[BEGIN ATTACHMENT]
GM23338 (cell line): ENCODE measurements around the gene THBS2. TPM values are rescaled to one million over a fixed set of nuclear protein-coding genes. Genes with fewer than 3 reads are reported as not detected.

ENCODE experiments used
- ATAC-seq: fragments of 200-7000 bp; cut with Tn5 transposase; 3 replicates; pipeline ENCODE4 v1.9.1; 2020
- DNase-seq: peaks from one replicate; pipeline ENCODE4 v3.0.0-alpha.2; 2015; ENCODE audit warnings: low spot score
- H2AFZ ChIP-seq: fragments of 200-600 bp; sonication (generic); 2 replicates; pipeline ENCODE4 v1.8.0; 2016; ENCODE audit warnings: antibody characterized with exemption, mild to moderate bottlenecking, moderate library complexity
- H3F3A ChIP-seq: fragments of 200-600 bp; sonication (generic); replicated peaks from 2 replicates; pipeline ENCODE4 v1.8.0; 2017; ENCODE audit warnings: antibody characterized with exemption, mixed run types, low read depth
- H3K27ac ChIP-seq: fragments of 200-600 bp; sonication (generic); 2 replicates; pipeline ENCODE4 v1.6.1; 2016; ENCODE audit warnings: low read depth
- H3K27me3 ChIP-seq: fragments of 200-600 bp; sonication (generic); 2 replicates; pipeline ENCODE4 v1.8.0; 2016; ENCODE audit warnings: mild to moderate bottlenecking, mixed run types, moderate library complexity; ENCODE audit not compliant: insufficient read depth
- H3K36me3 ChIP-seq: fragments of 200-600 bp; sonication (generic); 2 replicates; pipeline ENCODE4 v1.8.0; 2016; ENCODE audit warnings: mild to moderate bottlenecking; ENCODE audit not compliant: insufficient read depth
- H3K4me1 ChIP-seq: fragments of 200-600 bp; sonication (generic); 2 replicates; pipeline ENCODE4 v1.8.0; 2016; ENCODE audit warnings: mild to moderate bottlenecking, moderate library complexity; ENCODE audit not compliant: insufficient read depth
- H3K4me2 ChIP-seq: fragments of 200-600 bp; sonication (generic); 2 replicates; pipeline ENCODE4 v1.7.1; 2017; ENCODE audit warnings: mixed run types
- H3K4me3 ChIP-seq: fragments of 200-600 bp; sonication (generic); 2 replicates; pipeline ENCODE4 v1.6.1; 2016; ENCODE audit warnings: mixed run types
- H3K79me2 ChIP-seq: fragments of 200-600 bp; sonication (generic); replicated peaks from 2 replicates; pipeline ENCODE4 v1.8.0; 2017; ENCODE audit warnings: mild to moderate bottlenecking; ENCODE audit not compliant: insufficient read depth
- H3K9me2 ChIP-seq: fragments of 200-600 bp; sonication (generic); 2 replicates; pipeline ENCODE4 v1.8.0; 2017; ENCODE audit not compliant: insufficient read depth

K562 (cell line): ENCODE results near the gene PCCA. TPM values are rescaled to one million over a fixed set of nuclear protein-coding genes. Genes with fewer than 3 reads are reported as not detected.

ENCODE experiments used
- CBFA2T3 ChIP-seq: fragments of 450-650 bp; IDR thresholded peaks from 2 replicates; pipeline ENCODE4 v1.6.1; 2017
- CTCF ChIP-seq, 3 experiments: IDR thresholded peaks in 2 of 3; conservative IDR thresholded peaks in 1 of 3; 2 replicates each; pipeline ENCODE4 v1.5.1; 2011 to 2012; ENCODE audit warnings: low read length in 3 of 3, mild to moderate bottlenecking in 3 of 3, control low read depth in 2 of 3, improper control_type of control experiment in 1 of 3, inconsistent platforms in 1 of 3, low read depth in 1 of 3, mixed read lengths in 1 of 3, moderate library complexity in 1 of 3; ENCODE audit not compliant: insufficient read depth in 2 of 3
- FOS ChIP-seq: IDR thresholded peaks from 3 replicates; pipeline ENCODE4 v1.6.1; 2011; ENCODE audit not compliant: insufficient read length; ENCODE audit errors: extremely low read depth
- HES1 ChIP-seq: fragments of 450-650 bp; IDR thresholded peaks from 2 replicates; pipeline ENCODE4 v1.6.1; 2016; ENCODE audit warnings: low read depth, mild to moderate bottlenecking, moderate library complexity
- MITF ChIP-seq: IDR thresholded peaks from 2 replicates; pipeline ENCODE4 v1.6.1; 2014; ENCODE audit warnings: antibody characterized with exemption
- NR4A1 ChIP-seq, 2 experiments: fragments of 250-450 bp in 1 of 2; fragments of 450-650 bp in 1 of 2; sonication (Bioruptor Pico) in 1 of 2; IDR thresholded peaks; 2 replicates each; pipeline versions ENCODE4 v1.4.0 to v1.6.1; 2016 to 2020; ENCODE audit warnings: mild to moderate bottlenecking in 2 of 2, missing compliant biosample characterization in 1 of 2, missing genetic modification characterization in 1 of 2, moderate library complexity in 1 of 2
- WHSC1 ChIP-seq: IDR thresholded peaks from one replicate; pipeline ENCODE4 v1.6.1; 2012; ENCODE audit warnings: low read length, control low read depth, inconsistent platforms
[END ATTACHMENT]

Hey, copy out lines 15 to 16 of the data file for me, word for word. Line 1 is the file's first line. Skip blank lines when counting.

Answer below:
K562 (cell line): ENCODE results near the gene PCCA. TPM values are rescaled to one million over a fixed set of nuclear protein-coding genes. Genes with fewer than 3 reads are reported as not detected.

ENCODE experiments used